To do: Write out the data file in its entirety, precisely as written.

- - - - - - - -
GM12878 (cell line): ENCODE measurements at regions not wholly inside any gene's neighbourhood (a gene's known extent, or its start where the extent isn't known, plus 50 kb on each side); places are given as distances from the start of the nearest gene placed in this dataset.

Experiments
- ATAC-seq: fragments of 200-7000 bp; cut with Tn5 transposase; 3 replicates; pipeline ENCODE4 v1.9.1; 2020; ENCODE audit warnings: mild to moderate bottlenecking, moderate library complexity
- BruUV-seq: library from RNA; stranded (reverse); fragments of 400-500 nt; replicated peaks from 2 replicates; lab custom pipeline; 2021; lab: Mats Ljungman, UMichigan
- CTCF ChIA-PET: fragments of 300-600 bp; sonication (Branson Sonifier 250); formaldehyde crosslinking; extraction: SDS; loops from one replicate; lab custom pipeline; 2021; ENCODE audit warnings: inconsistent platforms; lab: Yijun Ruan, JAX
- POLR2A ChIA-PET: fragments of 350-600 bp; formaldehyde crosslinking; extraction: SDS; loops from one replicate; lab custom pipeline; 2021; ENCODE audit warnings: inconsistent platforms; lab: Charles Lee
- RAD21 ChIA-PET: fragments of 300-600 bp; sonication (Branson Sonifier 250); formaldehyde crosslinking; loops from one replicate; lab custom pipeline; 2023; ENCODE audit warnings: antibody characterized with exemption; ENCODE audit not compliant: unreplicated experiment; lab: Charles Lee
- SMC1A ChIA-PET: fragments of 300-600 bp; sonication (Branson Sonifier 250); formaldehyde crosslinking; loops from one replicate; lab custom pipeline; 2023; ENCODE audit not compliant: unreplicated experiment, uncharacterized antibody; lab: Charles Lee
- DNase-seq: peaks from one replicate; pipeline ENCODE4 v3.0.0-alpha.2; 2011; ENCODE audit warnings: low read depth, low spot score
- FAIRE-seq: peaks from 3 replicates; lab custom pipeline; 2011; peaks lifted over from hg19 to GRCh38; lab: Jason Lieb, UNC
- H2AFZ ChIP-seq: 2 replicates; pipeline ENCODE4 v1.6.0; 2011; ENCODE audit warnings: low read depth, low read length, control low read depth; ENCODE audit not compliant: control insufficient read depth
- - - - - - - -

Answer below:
GM12878 (cell line): ENCODE measurements at regions not wholly inside any gene's neighbourhood (a gene's known extent, or its start where the extent isn't known, plus 50 kb on each side); places are given as distances from the start of the nearest gene placed in this dataset.

Experiments
- ATAC-seq: fragments of 200-7000 bp; cut with Tn5 transposase; 3 replicates; pipeline ENCODE4 v1.9.1; 2020; ENCODE audit warnings: mild to moderate bottlenecking, moderate library complexity
- BruUV-seq: library from RNA; stranded (reverse); fragments of 400-500 nt; replicated peaks from 2 replicates; lab custom pipeline; 2021; lab: Mats Ljungman, UMichigan
- CTCF ChIA-PET: fragments of 300-600 bp; sonication (Branson Sonifier 250); formaldehyde crosslinking; extraction: SDS; loops from one replicate; lab custom pipeline; 2021; ENCODE audit warnings: inconsistent platforms; lab: Yijun Ruan, JAX
- POLR2A ChIA-PET: fragments of 350-600 bp; formaldehyde crosslinking; extraction: SDS; loops from one replicate; lab custom pipeline; 2021; ENCODE audit warnings: inconsistent platforms; lab: Charles Lee
- RAD21 ChIA-PET: fragments of 300-600 bp; sonication (Branson Sonifier 250); formaldehyde crosslinking; loops from one replicate; lab custom pipeline; 2023; ENCODE audit warnings: antibody characterized with exemption; ENCODE audit not compliant: unreplicated experiment; lab: Charles Lee
- SMC1A ChIA-PET: fragments of 300-600 bp; sonication (Branson Sonifier 250); formaldehyde crosslinking; loops from one replicate; lab custom pipeline; 2023; ENCODE audit not compliant: unreplicated experiment, uncharacterized antibody; lab: Charles Lee
- DNase-seq: peaks from one replicate; pipeline ENCODE4 v3.0.0-alpha.2; 2011; ENCODE audit warnings: low read depth, low spot score
- FAIRE-seq: peaks from 3 replicates; lab custom pipeline; 2011; peaks lifted over from hg19 to GRCh38; lab: Jason Lieb, UNC
- H2AFZ ChIP-seq: 2 replicates; pipeline ENCODE4 v1.6.0; 2011; ENCODE audit warnings: low read depth, low read length, control low read depth; ENCODE audit not compliant: control insufficient read depth